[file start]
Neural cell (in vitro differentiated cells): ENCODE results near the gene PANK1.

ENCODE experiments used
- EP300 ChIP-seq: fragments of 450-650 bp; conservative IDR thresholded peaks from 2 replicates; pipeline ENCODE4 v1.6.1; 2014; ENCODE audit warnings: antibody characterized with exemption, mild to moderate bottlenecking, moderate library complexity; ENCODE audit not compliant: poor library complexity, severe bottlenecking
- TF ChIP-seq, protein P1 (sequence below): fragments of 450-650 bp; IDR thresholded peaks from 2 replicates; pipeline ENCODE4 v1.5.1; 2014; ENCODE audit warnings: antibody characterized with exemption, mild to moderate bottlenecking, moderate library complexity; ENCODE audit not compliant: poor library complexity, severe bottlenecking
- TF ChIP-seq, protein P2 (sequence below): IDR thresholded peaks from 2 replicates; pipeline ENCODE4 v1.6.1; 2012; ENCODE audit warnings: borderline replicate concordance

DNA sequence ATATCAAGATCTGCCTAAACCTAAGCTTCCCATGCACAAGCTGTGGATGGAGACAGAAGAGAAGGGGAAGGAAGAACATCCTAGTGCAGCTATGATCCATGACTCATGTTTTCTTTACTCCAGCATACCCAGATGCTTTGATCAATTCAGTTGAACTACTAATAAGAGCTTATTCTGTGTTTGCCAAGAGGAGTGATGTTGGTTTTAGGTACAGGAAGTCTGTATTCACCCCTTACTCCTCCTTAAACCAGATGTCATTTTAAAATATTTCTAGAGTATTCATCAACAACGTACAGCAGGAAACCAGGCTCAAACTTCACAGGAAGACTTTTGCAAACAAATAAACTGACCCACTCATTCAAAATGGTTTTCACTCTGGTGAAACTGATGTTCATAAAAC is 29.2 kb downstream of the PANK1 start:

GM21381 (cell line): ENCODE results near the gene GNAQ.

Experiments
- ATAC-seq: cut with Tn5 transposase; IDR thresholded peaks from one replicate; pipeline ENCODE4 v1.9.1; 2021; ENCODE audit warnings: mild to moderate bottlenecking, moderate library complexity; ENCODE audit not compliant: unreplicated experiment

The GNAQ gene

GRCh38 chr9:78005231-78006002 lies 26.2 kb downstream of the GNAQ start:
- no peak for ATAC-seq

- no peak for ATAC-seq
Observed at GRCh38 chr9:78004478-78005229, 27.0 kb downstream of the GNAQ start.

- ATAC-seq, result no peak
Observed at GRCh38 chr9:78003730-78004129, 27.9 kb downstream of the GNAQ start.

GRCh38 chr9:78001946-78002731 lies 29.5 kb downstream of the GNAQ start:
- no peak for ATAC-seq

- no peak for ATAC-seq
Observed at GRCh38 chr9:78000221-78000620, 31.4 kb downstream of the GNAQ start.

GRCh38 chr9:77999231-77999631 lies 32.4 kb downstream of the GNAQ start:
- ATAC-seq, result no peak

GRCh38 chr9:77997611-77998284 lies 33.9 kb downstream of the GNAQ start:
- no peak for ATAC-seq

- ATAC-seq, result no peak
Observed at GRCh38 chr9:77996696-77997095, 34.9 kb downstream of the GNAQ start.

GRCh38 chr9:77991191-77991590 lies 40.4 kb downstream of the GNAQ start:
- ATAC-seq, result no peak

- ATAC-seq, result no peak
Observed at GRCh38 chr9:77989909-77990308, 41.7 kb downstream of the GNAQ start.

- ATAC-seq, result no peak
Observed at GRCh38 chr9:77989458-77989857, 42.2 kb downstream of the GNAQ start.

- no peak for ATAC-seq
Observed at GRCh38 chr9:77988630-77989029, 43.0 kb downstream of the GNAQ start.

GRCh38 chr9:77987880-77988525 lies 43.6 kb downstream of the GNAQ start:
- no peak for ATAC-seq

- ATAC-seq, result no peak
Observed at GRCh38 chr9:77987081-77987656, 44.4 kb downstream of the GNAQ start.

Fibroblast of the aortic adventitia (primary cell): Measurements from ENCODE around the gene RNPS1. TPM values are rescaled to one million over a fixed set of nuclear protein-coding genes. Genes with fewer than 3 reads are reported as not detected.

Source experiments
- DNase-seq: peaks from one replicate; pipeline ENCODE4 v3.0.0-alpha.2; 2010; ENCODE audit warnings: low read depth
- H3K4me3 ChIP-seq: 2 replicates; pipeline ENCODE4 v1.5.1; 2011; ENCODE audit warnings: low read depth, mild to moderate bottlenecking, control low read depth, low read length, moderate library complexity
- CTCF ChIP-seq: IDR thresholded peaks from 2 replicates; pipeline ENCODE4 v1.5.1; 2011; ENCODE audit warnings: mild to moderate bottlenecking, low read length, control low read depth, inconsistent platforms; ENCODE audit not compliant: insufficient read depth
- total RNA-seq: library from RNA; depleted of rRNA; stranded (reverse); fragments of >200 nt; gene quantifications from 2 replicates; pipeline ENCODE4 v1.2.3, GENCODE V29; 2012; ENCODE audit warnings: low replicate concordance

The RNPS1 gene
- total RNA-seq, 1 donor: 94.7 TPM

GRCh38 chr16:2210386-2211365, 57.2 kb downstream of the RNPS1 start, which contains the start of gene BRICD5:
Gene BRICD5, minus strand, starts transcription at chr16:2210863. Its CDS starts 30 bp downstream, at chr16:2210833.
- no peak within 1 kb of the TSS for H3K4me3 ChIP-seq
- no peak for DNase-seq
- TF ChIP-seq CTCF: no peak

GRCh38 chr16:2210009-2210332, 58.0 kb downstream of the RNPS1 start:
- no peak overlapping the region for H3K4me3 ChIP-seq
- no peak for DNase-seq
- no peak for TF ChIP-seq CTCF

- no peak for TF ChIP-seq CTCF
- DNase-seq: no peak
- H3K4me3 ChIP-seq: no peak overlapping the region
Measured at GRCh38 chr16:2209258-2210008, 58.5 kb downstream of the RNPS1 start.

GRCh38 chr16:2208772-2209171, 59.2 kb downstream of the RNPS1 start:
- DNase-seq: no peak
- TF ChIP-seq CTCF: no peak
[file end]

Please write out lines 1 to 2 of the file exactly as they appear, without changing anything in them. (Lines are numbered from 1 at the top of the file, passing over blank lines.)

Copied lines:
Neural cell (in vitro differentiated cells): ENCODE results near the gene PANK1.

ENCODE experiments used